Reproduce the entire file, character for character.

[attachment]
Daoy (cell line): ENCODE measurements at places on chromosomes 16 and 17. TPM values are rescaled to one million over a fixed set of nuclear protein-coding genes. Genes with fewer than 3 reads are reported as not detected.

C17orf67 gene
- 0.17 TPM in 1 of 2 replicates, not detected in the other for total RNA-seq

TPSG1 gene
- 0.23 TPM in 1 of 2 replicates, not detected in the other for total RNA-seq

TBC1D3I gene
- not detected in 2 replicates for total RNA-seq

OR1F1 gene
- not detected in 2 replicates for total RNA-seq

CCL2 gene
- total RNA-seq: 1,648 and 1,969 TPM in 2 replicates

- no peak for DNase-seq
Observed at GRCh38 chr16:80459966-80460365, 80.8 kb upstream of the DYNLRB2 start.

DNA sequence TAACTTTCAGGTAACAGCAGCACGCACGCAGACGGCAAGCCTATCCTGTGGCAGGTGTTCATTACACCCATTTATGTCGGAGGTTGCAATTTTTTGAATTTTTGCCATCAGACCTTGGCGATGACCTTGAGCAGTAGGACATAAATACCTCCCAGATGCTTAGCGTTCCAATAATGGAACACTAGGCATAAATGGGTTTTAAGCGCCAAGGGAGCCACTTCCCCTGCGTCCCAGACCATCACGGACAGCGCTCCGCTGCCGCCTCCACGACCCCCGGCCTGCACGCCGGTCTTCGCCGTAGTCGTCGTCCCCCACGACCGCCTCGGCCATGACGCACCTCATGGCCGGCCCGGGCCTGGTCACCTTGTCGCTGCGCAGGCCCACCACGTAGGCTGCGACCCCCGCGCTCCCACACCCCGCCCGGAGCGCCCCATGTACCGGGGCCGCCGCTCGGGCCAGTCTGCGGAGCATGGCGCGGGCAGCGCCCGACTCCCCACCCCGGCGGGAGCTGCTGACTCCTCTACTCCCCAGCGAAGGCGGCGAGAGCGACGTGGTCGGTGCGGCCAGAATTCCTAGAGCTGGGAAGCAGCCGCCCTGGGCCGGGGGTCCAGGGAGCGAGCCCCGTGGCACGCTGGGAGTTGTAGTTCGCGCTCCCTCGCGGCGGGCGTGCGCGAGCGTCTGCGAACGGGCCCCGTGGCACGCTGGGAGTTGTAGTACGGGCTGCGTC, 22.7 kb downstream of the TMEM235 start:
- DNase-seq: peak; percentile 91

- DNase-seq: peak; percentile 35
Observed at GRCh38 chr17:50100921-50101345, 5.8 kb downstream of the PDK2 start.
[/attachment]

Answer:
Daoy (cell line): ENCODE measurements at places on chromosomes 16 and 17. TPM values are rescaled to one million over a fixed set of nuclear protein-coding genes. Genes with fewer than 3 reads are reported as not detected.

C17orf67 gene
- 0.17 TPM in 1 of 2 replicates, not detected in the other for total RNA-seq

TPSG1 gene
- 0.23 TPM in 1 of 2 replicates, not detected in the other for total RNA-seq

TBC1D3I gene
- not detected in 2 replicates for total RNA-seq

OR1F1 gene
- not detected in 2 replicates for total RNA-seq

CCL2 gene
- total RNA-seq: 1,648 and 1,969 TPM in 2 replicates

- no peak for DNase-seq
Observed at GRCh38 chr16:80459966-80460365, 80.8 kb upstream of the DYNLRB2 start.

DNA sequence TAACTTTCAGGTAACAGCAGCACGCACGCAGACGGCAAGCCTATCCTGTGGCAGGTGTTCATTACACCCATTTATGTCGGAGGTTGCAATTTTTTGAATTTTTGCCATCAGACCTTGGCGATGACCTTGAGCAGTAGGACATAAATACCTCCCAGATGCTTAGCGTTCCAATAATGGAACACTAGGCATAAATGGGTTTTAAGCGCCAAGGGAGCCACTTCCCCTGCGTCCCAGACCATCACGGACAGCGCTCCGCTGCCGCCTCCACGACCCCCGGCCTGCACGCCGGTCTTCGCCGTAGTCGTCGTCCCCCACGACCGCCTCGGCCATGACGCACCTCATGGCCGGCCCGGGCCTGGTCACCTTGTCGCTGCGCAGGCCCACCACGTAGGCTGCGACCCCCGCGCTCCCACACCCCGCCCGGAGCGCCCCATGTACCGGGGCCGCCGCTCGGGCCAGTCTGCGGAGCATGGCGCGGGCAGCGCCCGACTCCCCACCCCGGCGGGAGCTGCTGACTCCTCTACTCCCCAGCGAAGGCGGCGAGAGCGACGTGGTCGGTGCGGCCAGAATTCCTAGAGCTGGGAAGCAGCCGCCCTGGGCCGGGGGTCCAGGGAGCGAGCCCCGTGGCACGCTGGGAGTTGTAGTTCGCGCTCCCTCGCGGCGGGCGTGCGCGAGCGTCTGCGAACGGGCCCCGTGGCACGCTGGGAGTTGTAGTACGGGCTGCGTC, 22.7 kb downstream of the TMEM235 start:
- DNase-seq: peak; percentile 91

- DNase-seq: peak; percentile 35
Observed at GRCh38 chr17:50100921-50101345, 5.8 kb downstream of the PDK2 start.